nonimmigrant alien enters this country for a limited purpose and length of time,
for example as a visitor, student, or temporary worker. The only exception to
the definition of "nonimmigrant" is for an alien fiance(e) who is a nonimmigrant
but may remain permanently in the United States after marrying the petitioning
U.S. citizen (and filing for adjustment). NOTE: Only U.S. citizens may petition
for fiance(e) to marry in the U.S.

2. Citizens: Anyone born in the 50 United States, Guam, Puerto Rico, or the
U.S. Virgin Islands. A person born outside these areas may become citizen
through naturalization or derivatively through his/her U.S. parent(s).   Under
the U.S. constitution all citizens, whether by birth or naturalized, enjoy the
same rights and privileges.

3.   Child:   A child is an unmarried person under 21 years of age who is a
legitimate child, stepchild (if the marriage to the parent occurred prior to the
child's 18th birthday), legitimated child, illegitimate child, adopted child, or
orphaned child. However, an adopted child must have been adopted before age 16
and except for an adopted orphan, must have been in the legal and physical
custody of the adopting citizen parent(s) for at least two years prior to the
filing of any I-130 visa petition.

4.   Immediate Relatives:   An immediate relative is a spouse, a parent, or an
unmarried child under 21, of a U.S. citizen; (the citizen must be at least 21
years of age to file for a parent). Immediate relatives are eligible for visa
issuance immediately without regard to the numerical limitations. Spouses,
parents, and children of permanent resident aliens are not eligible as immediate
relatives; aliens may file for spouses and unmarried sons and daughters.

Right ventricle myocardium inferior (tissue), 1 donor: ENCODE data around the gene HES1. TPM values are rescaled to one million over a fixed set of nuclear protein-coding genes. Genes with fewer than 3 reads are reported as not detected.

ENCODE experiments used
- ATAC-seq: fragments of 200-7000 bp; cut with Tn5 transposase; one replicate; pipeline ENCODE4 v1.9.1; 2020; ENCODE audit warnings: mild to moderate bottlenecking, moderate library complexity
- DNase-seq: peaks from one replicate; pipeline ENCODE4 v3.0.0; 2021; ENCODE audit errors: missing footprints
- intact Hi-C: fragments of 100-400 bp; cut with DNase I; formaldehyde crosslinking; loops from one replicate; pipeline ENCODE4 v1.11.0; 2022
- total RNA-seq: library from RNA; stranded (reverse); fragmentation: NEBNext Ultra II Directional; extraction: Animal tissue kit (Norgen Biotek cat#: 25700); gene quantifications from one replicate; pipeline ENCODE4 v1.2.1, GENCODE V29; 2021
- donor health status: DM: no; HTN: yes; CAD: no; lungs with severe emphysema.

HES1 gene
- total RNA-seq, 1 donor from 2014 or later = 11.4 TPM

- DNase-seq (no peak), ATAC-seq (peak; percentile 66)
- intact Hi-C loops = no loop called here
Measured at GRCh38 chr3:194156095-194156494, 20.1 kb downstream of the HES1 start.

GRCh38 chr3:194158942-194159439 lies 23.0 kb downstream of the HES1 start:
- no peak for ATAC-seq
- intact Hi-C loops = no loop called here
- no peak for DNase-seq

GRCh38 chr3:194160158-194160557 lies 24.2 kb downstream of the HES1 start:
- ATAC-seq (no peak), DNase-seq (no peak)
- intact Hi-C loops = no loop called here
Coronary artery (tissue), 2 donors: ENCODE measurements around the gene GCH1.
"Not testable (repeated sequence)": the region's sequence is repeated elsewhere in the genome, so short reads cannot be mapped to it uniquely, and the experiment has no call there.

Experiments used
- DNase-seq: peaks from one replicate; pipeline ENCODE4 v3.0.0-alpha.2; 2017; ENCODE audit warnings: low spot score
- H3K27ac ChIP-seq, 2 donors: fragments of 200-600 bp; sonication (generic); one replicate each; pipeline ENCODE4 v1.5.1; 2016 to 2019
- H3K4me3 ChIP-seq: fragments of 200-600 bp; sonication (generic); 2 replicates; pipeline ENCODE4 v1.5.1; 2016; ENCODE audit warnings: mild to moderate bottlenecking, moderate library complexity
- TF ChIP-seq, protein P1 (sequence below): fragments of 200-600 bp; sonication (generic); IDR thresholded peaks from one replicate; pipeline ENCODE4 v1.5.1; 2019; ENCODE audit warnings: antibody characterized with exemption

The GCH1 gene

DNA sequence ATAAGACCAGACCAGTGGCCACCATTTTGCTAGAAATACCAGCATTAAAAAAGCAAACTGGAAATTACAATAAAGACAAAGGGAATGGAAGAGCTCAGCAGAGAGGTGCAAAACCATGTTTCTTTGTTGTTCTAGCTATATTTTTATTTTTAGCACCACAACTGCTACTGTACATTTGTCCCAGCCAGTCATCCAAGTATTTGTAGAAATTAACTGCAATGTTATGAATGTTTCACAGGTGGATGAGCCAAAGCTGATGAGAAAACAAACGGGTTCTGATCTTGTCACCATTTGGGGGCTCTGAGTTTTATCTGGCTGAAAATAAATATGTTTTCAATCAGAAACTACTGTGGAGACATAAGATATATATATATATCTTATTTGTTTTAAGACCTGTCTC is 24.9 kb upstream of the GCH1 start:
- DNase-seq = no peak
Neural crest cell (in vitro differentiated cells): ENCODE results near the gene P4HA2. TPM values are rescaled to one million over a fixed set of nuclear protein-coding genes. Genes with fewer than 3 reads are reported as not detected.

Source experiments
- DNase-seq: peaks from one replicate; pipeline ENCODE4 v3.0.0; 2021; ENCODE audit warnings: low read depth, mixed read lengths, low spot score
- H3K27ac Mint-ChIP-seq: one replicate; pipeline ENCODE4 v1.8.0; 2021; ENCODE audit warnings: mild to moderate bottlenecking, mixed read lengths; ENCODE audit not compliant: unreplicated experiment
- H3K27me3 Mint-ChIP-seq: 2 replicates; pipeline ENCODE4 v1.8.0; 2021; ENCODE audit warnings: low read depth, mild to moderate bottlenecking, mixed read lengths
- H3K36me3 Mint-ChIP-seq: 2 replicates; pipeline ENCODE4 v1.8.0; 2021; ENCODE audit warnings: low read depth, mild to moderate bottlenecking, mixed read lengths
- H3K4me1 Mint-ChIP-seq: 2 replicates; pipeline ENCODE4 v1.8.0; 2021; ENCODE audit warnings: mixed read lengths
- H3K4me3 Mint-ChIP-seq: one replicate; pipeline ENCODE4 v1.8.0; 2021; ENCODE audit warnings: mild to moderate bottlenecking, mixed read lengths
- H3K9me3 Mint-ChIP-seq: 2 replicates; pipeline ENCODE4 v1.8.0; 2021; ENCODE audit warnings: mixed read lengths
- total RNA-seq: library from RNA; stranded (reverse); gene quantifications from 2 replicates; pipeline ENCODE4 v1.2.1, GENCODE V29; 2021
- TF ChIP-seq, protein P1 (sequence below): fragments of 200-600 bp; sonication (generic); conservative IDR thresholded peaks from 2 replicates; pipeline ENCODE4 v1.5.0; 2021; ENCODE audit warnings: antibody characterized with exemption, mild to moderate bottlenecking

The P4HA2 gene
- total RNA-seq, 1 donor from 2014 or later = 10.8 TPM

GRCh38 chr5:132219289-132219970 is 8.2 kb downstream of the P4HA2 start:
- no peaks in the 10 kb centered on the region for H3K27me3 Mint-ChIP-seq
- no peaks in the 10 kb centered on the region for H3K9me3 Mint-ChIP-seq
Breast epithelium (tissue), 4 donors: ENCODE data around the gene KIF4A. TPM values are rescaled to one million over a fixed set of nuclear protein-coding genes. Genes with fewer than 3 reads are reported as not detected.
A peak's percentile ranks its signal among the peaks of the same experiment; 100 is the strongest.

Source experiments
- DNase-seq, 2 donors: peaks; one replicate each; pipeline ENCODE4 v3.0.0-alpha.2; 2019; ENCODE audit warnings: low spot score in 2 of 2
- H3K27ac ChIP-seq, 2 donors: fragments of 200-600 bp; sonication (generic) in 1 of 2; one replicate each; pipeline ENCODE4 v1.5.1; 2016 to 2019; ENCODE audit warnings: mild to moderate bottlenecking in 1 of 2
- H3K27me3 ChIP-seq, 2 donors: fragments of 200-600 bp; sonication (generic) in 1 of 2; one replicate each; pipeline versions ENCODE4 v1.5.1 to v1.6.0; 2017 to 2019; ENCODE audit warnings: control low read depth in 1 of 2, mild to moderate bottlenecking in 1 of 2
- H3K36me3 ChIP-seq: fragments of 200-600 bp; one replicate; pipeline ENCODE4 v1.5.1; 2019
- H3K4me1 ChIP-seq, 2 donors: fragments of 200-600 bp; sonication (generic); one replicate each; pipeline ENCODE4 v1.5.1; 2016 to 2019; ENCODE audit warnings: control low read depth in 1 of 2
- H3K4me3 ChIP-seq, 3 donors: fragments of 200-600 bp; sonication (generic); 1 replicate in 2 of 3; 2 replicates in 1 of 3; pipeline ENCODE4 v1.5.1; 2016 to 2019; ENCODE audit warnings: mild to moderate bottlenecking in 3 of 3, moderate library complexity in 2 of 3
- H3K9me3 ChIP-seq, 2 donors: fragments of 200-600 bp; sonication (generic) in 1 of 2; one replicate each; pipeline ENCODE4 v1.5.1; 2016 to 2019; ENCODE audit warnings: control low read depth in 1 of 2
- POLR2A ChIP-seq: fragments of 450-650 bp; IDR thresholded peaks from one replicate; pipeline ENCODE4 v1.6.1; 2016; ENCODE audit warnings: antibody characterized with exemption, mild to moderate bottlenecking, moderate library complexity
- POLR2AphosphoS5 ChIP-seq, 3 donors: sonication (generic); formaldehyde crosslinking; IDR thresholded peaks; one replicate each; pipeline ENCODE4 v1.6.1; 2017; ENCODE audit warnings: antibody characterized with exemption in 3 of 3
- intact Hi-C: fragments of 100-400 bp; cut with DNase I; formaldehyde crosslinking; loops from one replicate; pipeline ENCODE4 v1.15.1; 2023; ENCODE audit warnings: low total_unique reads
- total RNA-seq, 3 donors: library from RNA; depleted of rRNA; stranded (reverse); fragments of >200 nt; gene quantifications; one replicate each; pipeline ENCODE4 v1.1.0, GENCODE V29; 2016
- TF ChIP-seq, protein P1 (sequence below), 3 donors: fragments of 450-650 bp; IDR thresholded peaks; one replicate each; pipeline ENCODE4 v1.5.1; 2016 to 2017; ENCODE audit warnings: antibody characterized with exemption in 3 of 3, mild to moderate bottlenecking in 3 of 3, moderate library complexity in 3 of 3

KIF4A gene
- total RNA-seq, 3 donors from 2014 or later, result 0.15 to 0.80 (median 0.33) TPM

5. Preference Aliens Relatives: Any alien relative immigrant subject to the
numerical limitations established by Congress.   These include:   the unmarried
(under 21) sons and daughters of U.S. citizen, married or over 21 sons and
daughters of a U.S. citizen, spouses and unmarried sons and daughters of lawful
permanent residents (including conditional residents), and the brothers and
sisters of U.S. citizens.

(With the recent change in law by IMMACT 90 check with legal assistance or U.S.
Immigration for availability of visa numbers).

6.    Where can I obtain Immigration Forms?

        Forms may be obtained by calling CIS at 800-375-5283 or by visiting the
        San Jose CIS Office at 1887 Monterey Rd, San Jose between the hours of
        07:30 AM - 3:00 PM.    The Legal Assistance Office Building 275, Plummer
        St., Defense Language institute, Presidio of Monterey can provide
        information on immigration laws and the application process by
        appointment. However, unless there is a statutory or regulatory basis for
        treating your application differently, this office cannot help expedite
        the application process or influence CIS decisions on your behalf.

7.    Where do I send my Immigration Forms?

        If you are filing for adjustment of status (Form I-485 and related
        documents) bring your forms to U.S. Immigration at 280 South lst St., San
        Jose, Monday thru Thursday between 7:30 AM -3:00 PM; to file for lost
        alien cards or advance parole, appear at above address Monday thru Friday
        (same hours); I-l30 visa petitions and I-129F (fiance(e)) petitions should
        be filed directly to U.S. Immigration Service, Western Service Center,
        P.O.; Box 30115,   Laguna Niguel, CA 92677-8115 (Send Attn: I-130 unit or
        I-129F unit). Extension of nonimmigrant visas should be mailed to: USCIS
        Western Service Center, P.O. Box 10539, Laguna Niguel, CA 92607-0539.
        Reentry permit should be mailed to: CIS/Northern Service Center, P.O. Box
        87131, Lincoln, NE 68501-7131

Assistance on a variety of immigration and citizenship questions is available at the CIS applications
support center at 1936 N. Main Street in Salinas. The center is an CIS supervised fingerprinting office.
For more information, call 800-375-5283. The San Jose CIS is located at 1887 Monterey Road.

Sept 25, 2006